Doctor insights on:
How Do Physicians Treat Intermittent Claudication Of Both Legs
Exercise: The best treatment for intermittent claudication is a supervised daily exercise program. This typically involves 30 minutes of daily walking. It has been proven that this alone will increase people's distance walked / endurance. In addition best medical management involves a daily Aspirin and a statin to lower the LDL cholesterol to levels < 100. No surgery unless symptoms are disabling. ...Read moreSee 1 more doctor answer
Intermittent claudication is also known as Peripheral vascular disease. Intermittent claudication is a condition in which a person has arterial disease that decreases the blood flow to his legs, so that he has pain on walking due to inadequate blood flow to ...Read more
Stop smoking: And also see a vascular specialist to get duplex ultrasound scan of leg. Your physician can advise you regarding further work up such as ct scan or angiogram. Staying active and walking helps by building collateral vessels, so scheduled exercise helps. Pletal taken twice daily has been shown to help certain percentage of individuals. ...Read more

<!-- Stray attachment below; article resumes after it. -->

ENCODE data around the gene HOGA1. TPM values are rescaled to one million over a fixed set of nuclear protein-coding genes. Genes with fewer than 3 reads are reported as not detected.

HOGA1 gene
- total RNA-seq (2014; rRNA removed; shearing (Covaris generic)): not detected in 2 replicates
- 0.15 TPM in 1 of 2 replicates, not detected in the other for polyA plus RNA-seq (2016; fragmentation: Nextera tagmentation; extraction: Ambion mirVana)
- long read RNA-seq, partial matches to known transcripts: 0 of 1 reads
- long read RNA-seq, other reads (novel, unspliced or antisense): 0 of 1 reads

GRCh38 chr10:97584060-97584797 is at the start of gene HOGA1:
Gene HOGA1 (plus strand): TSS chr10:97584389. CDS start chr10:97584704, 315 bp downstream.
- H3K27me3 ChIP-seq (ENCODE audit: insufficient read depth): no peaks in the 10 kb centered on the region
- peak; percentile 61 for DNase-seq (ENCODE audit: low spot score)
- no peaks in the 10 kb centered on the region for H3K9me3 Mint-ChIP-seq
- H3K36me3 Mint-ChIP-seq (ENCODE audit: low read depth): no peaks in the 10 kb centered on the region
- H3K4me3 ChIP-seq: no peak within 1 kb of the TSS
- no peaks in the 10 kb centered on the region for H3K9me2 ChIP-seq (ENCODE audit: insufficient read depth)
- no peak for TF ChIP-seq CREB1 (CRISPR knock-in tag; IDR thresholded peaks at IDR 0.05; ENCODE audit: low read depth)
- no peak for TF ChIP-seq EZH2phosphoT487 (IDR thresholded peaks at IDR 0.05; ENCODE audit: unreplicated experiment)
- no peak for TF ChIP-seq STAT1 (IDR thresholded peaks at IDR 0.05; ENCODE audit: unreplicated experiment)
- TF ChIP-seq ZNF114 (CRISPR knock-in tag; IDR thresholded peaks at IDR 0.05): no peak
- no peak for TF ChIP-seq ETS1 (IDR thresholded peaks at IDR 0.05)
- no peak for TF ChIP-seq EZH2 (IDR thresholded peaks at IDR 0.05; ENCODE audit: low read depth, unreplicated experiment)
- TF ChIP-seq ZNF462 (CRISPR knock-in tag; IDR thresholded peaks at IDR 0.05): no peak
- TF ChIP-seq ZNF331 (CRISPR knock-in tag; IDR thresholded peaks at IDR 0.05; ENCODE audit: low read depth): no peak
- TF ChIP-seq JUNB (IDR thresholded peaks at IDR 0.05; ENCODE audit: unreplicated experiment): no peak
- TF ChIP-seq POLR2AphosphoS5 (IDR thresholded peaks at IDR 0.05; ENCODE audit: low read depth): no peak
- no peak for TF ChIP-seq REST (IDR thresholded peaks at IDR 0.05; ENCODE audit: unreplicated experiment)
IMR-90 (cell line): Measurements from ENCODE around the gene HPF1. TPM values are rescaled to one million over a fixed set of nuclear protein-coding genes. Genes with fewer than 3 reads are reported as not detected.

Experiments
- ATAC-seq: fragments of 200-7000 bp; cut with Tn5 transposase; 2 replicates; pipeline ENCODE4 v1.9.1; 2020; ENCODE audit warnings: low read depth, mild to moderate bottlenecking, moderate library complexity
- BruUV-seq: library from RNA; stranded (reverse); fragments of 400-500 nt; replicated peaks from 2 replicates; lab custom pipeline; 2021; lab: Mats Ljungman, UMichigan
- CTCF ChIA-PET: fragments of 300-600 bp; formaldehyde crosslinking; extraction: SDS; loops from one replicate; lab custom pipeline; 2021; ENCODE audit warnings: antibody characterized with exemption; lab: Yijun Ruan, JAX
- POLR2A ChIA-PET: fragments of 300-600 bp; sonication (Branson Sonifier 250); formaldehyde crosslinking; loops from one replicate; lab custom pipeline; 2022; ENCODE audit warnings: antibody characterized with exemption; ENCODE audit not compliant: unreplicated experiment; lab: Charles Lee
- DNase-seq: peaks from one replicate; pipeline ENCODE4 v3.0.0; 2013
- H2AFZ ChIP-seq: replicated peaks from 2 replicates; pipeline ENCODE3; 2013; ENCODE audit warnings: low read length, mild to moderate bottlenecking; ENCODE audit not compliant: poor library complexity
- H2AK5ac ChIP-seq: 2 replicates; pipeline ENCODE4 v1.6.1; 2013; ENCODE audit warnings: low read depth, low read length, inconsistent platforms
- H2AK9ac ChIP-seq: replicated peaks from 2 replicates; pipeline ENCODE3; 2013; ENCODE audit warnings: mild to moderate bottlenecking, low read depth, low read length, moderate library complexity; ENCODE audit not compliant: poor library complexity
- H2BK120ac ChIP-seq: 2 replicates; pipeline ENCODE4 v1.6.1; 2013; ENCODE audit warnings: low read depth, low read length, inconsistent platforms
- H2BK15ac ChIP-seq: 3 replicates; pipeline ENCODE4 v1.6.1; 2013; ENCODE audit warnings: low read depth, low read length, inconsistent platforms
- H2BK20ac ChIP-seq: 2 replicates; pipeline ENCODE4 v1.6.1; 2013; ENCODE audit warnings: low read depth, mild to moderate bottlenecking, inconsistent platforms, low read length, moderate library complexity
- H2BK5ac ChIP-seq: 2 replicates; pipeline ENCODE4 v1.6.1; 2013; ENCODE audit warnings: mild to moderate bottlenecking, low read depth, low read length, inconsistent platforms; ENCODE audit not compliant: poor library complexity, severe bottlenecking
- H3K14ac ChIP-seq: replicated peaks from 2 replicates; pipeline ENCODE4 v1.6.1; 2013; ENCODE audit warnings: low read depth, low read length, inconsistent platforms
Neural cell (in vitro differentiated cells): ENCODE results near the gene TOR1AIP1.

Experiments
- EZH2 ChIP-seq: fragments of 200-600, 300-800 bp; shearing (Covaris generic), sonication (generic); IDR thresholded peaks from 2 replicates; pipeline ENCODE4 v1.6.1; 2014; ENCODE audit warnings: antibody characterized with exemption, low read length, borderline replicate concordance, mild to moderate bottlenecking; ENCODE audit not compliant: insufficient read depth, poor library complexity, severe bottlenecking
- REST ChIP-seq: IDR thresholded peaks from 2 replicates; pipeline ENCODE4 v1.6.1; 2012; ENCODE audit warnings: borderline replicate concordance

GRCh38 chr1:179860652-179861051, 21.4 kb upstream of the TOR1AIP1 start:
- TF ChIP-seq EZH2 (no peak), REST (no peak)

No: Restless leg is an uncomfortable sensation in the legs, usually at rest; no exact cause is known although certain conditions are associated or increase risk. Intermittent claudication is discomfort or pain usually brought on by activity and relieved by rest; most commonly due to poor arterial blood flow (peripheral vascular disease). ...Read more
Should you wear commercial (or non) compression socks/stockings to alleviate intermittent claudication in lower legs when running? Help or hurt? Progressed to running with less pain-but pace is slow.
Depends on cause: There are two types one is neurogenic and the other vascular. Treatments are very different. Firstly the cause needs to be confirmed. Secondly both produce pain with walking (the latter may have pain even at rest and this is not a good sign). So i would suggest see your pmd and get a work-up. ...Read more
Depends....: There are basically 2 types of claudication: one from compression of your spinal cord and the other from lack of blood flow. The former generally causes pain in the legs when standing and doesn't go away with rest. It requires a physician evaluation. The latter is best treated with exercise. Of concern is the existence of heart disease and risk of stroke in this case - see your doctor! ...Read moreSee 1 more doctor answer
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